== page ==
- The Washington Times - Wednesday, September 24, 2003

The war in Iraq has been worth the hardship, according to those who have lived through both.

Despite continued violence and few basic amenities, 62 percent of Baghdad residents believe the ousting of Saddam Hussein justified “any hardships they might have personally suffered,” according to a Gallup poll released yesterday.

Gallup went to the source, conducting face-to-face, 70-minute private interviews with more than 1,000 eager respondents in their homes three weeks ago. The cooperation rate was more than 97 percent, Gallup said, categorizing the poll as “the first rigorous and scientifically conducted sampling of public sentiment in Iraq.”

The numbers also revealed growing hope and confidence among Baghdad residents, though almost all felt their city had become more dangerous in recent months.



While one in three say postwar Iraq is better off now, 67 percent believe their country will be far improved in five years.

“American effort is only going to work if Iraqis buy into it,” Gallup International poll director Richard Burkholder said yesterday. “That’s why the good faith and optimism of the citizens are so important.”

Another 36 percent had favorable views of the U.S.-led Coalition Provisional Authority, with 43 percent giving it a “middling” rating, according to the poll. In addition, 50 percent said the authority was doing a better job than it did two months ago

“CPA administrator Paul Bremer is well thought of personally,” the poll stated, noting that Mr. Bremer had received a 47 percent favorability rating.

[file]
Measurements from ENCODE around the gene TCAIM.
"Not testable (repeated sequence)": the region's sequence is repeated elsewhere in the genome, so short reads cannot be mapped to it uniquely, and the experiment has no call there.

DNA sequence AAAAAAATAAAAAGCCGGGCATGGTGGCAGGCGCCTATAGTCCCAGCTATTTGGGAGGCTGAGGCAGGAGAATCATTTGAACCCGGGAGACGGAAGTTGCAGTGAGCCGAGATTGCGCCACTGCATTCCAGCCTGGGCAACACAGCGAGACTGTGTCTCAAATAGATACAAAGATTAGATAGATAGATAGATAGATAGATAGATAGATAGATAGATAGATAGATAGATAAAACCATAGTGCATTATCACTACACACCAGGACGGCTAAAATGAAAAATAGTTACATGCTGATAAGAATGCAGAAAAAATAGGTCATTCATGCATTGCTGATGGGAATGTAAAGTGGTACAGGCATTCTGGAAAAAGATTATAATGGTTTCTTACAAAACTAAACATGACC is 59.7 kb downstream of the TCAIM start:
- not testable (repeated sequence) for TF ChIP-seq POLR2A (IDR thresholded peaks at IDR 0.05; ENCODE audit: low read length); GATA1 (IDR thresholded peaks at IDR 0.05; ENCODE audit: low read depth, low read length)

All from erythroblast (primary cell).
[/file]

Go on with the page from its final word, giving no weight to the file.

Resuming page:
The new 25-member Iraqi Governing Council won approval: It was viewed positively by 61 percent of Baghdad’s residents, with a quarter saying their impression was “very favorable.”

The good feelings fade, however, on a more global scale.

Only 29 percent of those polled had a positive view of the United States, while 24 percent had a positive view of Britain, “which ruled Iraq as a mandate until the country was granted independence in 1932,” the poll noted.

Though France vigorously opposed the Iraq war, it won more Iraqi admirers than the two liberators: 55 percent had a positive view of the French.

Resentment of new authority may linger as well: 75 percent of the Baghdadis believe that policies and decisions made by their local governing council are “mostly determined” by the British and Americans.

The Gallup poll of 1,178 Baghdad adults was conducted from Aug. 28 to Sept. 4.

Americans, meanwhile, have their own ideas about Iraq.

A Pew Research survey also released yesterday found that 63 percent of Americans thought the use of military force in Iraq was the “right decision,” while 62 percent said the effort was going “very well” or “fairly well.”

Fifty-one percent said Mr. Bush took the appropriate action at the right time, and 54 percent said the war helped the fight against terrorism. More than three-quarters — 79 percent — thought the Iraqis “are happy Saddam had been removed,” though 47 percent said the Iraqis probably opposed American policies in their country.

But 11 percent believed the United States had done a poor job addressing the “interests and needs of the Iraqi people.”

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